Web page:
Most homeowners only remodel a kitchen or bathroom once in the lifetime of their home. The decisions you make should be timeless and continue to work for you as your family grows and needs change.

Know your cabinetry options

For many homeowners, cabinetry was one of the primary reasons for redesigning a kitchen or bathroom. An outdated look may have prompted the renovation. But for most, choosing cabinets is a foreign concept that requires the help of a qualified professional.

To help you to start thinking in terms of what cabinets can offer you in terms of functionality, cost and style, consider these important features:

Drawers
Drawers can be used to hide away waste cans or bulky pots and pans, and store spices or cutlery. Quality drawers should slide out smoothly and quietly and have a stop mechanism to prevent falling. Look for true dovetailed drawers, which are stronger than other door constructions. Sides should be ball-bearing and undermounted. Soft self-closing glides are best.
Storage
When renovating your home, it is important to consider whether you want storage to become part of your home’s design by showing it off or hiding it away instead. Integrating appliances that used to sit on your countertops into the cabinetry is a great way to streamline your kitchen and offer an unobstructed view. Special storage racks within cabinets take advantage of dead space. Installing a lazy Susan or a swing-out cookware caddy offers an excellent solution for making use of corner cabinet space. Deep pantries with high-backed pullout shelves or drawers with full-extension glides and built-in dividers help efficiently organize your things.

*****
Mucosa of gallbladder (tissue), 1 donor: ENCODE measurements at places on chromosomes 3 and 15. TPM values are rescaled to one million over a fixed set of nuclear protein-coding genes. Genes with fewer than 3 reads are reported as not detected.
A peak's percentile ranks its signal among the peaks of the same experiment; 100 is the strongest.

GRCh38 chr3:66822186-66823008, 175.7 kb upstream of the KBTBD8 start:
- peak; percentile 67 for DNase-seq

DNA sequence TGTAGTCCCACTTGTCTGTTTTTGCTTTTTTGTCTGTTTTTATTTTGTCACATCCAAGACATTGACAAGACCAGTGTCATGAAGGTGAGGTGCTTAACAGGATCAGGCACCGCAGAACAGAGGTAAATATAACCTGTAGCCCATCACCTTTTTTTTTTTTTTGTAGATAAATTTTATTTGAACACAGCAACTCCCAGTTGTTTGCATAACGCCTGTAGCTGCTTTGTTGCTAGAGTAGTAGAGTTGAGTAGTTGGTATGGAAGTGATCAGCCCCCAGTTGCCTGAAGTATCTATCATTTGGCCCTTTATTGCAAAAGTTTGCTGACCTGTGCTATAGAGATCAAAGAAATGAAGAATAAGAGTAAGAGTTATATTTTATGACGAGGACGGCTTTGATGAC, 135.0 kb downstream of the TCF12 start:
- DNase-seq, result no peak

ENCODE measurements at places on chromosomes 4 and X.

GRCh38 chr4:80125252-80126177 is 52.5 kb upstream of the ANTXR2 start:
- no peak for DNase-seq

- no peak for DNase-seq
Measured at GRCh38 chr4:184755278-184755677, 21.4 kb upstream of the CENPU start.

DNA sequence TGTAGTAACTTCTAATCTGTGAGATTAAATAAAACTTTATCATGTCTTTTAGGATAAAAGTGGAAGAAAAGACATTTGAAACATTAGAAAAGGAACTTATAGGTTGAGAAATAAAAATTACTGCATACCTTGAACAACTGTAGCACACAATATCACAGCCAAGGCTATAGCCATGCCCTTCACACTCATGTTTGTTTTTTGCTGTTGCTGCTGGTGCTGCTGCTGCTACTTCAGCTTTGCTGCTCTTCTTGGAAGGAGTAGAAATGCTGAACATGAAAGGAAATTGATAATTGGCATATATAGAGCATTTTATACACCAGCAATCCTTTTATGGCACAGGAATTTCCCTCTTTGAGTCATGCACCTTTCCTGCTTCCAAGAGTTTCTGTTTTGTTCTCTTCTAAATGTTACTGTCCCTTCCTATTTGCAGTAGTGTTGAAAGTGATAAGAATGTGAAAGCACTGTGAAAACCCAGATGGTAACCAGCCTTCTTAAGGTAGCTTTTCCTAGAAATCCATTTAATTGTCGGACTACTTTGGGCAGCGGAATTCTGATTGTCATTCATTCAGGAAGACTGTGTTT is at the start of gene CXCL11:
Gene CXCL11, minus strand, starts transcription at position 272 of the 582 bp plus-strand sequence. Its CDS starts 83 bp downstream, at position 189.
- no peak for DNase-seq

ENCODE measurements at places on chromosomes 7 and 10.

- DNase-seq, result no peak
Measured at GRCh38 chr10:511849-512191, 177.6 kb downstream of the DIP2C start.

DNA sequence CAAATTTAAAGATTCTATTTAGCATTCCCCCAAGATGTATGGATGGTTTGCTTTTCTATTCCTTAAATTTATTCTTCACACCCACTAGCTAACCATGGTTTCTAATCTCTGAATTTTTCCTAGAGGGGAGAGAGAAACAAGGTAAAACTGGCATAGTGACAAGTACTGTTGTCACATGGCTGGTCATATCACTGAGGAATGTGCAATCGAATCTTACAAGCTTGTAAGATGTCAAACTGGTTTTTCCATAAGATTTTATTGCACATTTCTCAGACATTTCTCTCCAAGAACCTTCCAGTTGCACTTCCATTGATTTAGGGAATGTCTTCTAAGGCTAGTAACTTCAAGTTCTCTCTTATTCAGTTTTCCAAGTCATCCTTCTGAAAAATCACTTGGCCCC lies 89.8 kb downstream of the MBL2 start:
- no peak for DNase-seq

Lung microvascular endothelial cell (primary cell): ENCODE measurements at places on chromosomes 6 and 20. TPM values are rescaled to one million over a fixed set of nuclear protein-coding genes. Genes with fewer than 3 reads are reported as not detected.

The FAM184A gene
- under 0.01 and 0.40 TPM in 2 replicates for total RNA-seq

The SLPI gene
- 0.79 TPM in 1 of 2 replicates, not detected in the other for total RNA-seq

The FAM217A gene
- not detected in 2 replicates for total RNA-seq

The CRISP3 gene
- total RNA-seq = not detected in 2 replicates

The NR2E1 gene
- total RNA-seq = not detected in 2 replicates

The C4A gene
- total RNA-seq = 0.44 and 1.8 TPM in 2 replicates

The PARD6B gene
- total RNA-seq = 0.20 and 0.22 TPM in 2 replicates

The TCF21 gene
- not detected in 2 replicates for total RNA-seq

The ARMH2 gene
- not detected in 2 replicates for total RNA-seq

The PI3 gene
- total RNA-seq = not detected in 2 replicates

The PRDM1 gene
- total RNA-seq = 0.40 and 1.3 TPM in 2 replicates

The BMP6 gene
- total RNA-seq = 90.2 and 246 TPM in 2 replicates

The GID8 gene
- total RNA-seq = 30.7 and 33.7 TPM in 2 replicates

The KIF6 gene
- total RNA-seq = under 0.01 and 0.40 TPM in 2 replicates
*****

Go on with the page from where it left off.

Stock or Custom
Stock cabinets are mass-produced in standardized sizes and often readily available. Although stock cabinets are initially cost-effective, it is important to consider evaluating the cabinets’ durability and life expectancy. Because experienced craftsmen spend time meticulously constructing custom cabinets from scratch, this cabinetry requires more careful thought than stock. However, choosing custom cabinetry with premium woods and veneers offers unique options that otherwise might not be available and add a great amount of beauty to your home. For rooms requiring specific sizes, finishes, and configurations, custom cabinetry is usually well worth the time and money.
Framed and Frameless